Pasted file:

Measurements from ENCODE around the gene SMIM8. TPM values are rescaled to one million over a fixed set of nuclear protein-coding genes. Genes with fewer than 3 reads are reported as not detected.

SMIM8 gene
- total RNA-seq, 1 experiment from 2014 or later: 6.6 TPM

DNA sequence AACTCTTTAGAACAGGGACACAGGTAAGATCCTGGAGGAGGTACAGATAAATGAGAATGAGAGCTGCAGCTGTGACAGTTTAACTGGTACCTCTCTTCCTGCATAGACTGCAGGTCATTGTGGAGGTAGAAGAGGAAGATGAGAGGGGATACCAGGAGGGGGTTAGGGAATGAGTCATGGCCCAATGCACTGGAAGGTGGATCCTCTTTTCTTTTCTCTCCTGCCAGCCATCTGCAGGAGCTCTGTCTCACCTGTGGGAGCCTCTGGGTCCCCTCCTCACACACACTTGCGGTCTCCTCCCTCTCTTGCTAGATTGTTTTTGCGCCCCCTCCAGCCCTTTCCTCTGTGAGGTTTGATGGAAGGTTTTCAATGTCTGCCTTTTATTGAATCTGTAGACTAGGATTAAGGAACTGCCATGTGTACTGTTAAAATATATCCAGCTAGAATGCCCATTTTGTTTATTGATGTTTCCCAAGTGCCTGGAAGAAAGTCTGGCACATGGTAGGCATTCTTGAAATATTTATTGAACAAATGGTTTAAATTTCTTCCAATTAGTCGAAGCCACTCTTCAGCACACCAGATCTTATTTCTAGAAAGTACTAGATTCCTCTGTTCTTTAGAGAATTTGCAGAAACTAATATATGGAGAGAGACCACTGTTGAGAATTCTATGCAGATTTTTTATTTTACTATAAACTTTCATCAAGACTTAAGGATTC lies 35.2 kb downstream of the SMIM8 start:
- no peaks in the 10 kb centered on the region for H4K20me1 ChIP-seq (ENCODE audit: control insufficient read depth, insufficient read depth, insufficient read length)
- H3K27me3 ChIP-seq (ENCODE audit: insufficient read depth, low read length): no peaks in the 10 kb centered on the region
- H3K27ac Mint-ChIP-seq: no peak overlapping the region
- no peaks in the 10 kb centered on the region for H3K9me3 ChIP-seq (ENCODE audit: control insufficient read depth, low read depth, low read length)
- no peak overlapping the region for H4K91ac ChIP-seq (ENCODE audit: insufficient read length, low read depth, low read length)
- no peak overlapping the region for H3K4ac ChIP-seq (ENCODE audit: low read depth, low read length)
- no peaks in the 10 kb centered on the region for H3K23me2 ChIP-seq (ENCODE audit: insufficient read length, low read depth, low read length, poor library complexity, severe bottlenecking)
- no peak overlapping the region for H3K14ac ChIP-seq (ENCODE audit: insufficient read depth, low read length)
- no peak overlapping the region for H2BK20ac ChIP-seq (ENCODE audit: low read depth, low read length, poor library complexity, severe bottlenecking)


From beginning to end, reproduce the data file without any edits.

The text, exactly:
Measurements from ENCODE around the gene SMIM8. TPM values are rescaled to one million over a fixed set of nuclear protein-coding genes. Genes with fewer than 3 reads are reported as not detected.

SMIM8 gene
- total RNA-seq, 1 experiment from 2014 or later: 6.6 TPM

DNA sequence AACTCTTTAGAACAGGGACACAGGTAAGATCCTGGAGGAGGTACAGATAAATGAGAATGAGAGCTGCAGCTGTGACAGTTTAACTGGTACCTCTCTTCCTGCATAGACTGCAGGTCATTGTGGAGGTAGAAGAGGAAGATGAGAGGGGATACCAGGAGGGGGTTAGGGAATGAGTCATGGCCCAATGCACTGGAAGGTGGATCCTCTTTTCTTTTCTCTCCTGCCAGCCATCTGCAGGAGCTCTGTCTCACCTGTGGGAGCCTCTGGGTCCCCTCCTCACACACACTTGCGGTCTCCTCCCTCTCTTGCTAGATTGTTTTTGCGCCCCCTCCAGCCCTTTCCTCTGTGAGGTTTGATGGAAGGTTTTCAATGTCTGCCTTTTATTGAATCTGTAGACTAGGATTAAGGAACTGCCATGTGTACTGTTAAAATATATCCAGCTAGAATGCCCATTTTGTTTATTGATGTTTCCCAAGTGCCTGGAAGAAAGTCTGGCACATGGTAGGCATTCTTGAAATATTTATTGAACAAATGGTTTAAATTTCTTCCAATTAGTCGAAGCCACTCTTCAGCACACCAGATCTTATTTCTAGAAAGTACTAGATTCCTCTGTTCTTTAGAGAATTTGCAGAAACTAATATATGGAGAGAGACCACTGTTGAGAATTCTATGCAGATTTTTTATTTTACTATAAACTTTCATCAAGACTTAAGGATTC lies 35.2 kb downstream of the SMIM8 start:
- no peaks in the 10 kb centered on the region for H4K20me1 ChIP-seq (ENCODE audit: control insufficient read depth, insufficient read depth, insufficient read length)
- H3K27me3 ChIP-seq (ENCODE audit: insufficient read depth, low read length): no peaks in the 10 kb centered on the region
- H3K27ac Mint-ChIP-seq: no peak overlapping the region
- no peaks in the 10 kb centered on the region for H3K9me3 ChIP-seq (ENCODE audit: control insufficient read depth, low read depth, low read length)
- no peak overlapping the region for H4K91ac ChIP-seq (ENCODE audit: insufficient read length, low read depth, low read length)
- no peak overlapping the region for H3K4ac ChIP-seq (ENCODE audit: low read depth, low read length)
- no peaks in the 10 kb centered on the region for H3K23me2 ChIP-seq (ENCODE audit: insufficient read length, low read depth, low read length, poor library complexity, severe bottlenecking)
- no peak overlapping the region for H3K14ac ChIP-seq (ENCODE audit: insufficient read depth, low read length)
- no peak overlapping the region for H2BK20ac ChIP-seq (ENCODE audit: low read depth, low read length, poor library complexity, severe bottlenecking)